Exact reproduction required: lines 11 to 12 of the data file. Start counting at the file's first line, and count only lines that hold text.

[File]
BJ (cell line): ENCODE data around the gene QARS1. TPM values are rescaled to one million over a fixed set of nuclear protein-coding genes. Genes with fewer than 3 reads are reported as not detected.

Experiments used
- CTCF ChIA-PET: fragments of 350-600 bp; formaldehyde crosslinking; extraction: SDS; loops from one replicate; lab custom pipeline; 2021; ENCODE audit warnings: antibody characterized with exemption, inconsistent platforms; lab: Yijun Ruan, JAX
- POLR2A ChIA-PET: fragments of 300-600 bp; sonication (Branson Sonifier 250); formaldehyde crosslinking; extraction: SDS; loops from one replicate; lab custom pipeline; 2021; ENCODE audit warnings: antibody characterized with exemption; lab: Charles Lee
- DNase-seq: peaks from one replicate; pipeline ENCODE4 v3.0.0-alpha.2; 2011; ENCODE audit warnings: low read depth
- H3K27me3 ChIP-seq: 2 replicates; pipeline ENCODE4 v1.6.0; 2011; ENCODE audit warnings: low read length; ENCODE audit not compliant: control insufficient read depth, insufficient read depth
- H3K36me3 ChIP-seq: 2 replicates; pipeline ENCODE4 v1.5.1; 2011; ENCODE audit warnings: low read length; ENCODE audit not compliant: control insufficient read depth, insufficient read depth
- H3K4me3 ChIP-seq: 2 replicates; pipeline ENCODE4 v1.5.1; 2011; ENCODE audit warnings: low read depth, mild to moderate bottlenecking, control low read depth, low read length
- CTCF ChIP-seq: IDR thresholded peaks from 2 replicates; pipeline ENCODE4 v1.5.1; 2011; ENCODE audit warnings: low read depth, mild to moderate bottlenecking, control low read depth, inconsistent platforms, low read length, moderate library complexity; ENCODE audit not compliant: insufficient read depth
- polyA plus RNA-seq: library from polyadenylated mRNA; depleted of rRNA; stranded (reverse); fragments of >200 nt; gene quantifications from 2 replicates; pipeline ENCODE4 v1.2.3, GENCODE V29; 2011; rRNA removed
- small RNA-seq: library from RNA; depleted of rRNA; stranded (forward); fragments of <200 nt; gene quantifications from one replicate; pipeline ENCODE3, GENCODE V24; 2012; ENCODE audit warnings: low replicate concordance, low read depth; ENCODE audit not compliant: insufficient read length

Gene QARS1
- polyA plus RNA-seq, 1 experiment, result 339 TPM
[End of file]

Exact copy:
- small RNA-seq: library from RNA; depleted of rRNA; stranded (forward); fragments of <200 nt; gene quantifications from one replicate; pipeline ENCODE3, GENCODE V24; 2012; ENCODE audit warnings: low replicate concordance, low read depth; ENCODE audit not compliant: insufficient read length

Gene QARS1